From this perspective, education secretary Michael Gove’s decision to abolish the education maintenance allowance (EMA) – a post-16 student grant – was a positive corrective to the childish entitlement that helped inflame the 2011 riots. Indeed, the introduction of EMA in 2002 stunted many young people’s development into adulthood and encouraged their belief that the state should automatically offer provisions. Abolishing such a ludicrous bribe to stay at school after 16, and re-introducing the possibility of becoming self-reliant, was an important step in socialising young people into adulthood.

However, the coalition government has not gone far enough in this direction. In the face of local education authorities, sixth form institutions are still powerless to encourage young people to act responsibly. Child-protection laws are still in place whereby teenagers are not expected to meet the self-discipline standards set by a school. And so long as therapeutic norms are not seen as a major factor behind the 2011 riots, such disastrous policies will continue to go unaddressed.

The same therapeutic tendency is apparent in state intervention into ‘problem families’ and local communities. When the state seeks to provide for people’s every basic need, and to shape their parenting and morality practices, it undermines an organic community spirit and social bonds. As people become ever reliant on the state, they no longer turn to their neighbours for moral and social support. In turn, this dislocates alienated individuals from their community to the extent that they’d think nothing of burning it down.

Rather than learning from the devastating consequences of constantly intervening in poorer communities, and thus actually undermining them, the coalition government has rapidly expanded the state’s interventionist remit. In December 2011, for example, the government announced the ‘troubled family troubleshooters’ policy whereby ‘a family worker’ enters a home to devise a ‘whole plan of action, agreed with the family’. Nothing could further erode basic solidarities within a community than an army of state agencies organising people’s lives. Clearly, this is one lesson from the 2011 riots that still hasn’t been learned.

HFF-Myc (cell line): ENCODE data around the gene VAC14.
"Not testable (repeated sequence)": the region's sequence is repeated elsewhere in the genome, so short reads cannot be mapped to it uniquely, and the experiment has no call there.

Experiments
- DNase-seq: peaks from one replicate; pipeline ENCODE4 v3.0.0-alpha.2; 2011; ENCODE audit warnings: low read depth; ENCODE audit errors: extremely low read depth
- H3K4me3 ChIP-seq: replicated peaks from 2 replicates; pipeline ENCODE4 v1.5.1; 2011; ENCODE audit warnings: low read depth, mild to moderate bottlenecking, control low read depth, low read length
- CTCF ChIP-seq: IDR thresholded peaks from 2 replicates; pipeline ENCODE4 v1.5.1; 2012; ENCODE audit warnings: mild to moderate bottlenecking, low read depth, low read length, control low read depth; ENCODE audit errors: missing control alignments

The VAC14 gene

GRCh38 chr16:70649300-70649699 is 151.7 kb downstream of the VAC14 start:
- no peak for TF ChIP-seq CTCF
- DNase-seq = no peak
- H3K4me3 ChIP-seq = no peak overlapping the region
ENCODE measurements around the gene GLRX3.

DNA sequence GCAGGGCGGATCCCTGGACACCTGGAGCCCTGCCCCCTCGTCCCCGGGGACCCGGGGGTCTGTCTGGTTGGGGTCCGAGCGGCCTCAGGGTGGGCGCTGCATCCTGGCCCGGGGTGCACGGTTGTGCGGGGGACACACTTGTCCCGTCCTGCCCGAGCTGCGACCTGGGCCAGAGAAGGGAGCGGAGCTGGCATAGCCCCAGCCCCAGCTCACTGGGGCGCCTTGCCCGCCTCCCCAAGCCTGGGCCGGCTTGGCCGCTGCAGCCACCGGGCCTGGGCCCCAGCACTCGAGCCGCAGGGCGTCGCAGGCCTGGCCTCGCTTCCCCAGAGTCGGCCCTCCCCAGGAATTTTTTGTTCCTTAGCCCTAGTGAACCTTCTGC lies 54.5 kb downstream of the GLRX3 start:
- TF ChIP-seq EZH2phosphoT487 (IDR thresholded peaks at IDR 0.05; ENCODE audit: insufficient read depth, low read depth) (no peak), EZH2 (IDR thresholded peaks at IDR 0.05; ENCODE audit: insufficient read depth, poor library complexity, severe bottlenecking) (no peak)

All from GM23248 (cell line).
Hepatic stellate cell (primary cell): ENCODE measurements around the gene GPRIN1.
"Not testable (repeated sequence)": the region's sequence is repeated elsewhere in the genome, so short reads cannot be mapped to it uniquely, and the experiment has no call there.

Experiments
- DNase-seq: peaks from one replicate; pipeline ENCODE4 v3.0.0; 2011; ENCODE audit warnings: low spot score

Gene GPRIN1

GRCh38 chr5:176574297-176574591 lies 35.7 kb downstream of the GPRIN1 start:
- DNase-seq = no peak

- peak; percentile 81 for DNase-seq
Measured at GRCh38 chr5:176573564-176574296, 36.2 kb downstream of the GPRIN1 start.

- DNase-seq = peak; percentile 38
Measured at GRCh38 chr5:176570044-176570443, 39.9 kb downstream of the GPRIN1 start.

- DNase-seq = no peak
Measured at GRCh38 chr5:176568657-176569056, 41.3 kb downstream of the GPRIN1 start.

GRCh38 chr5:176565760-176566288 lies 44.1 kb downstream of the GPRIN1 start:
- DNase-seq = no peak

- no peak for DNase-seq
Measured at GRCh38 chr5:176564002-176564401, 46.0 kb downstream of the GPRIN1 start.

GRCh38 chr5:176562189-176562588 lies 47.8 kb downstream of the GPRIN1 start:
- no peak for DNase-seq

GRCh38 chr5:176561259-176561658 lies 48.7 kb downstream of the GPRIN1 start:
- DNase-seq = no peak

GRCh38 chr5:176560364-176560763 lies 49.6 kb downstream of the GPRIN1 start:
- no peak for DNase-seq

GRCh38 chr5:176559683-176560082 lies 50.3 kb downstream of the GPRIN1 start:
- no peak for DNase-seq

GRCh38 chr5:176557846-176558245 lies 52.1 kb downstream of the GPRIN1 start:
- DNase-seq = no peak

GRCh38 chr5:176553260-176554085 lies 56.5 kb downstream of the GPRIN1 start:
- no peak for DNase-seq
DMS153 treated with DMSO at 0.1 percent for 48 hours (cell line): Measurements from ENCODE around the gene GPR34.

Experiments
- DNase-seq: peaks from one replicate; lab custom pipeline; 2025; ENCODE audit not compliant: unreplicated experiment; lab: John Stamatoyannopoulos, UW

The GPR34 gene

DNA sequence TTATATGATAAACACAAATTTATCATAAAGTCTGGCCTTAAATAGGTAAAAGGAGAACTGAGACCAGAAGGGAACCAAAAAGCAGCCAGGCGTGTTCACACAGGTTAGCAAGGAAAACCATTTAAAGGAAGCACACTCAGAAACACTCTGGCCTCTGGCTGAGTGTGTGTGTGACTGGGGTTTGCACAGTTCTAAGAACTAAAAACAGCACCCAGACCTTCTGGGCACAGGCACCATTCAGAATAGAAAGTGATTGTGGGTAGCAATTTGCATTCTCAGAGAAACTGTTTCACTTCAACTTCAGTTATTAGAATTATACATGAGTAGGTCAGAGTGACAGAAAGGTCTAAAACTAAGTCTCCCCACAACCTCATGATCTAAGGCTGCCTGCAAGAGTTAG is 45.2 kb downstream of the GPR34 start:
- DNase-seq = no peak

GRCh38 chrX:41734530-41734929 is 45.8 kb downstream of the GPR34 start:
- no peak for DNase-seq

Critics argue that aspiration and ambition won’t magically evolve due to cutting back the crutch of the welfare state. True, fatalism and low horizons have often blighted some poorer communities. But the therapeutic state exacerbates this problem. That’s because, particularly for younger generations, it recasts the self as permanently incapable rather than temporarily poor or disadvantaged. It is not people’s meagre sources of income that’s necessarily the problem, but rather the ideological framework within which welfare now operates. It is not just about cutting back on welfare, but cutting out the culture of incapacity that therapeutic norms have encouraged.

There is also another source of state intervention that local communities could do without: the state’s war on pubs. In the blinkered obsession with the nation’s health (a clear example of the desire to ‘nationalise society’), young people have been priced out of public drinking. And as local pubs have closed down, youngsters have been deprived of an important inter-generational institution that helped socialise them into adult behavioural standards. Recent figures reveal that 16- to 24-year-olds drink less alcohol than at any time previously, but that only means they’re becoming privatised individuals rather than social beings capable of acting responsibly. An organic community spirit would be best served by thriving pubs and clubs rather than state-sponsored youth centres or social workers snooping on ‘problem’ families’ dietary intake.

Lammy should be commended for keeping the 2011 riots in the public mindset. The tendency towards political amnesia regarding those events means sidestepping some difficult questions and pressing problems around the socialisation of young people. Unfortunately, the recommendations of the cross-party panel, as well as the coalition’s social policies, look set to deepen rather than address the problems revealed by the riots.

Neil Davenport is a writer and politics teacher. He blogs at The Midnight Bell. He will be speaking at the debate Blair’s Children: Did New Labour Change Britain? at the Cockpit Theatre in London on Wednesday 1 May.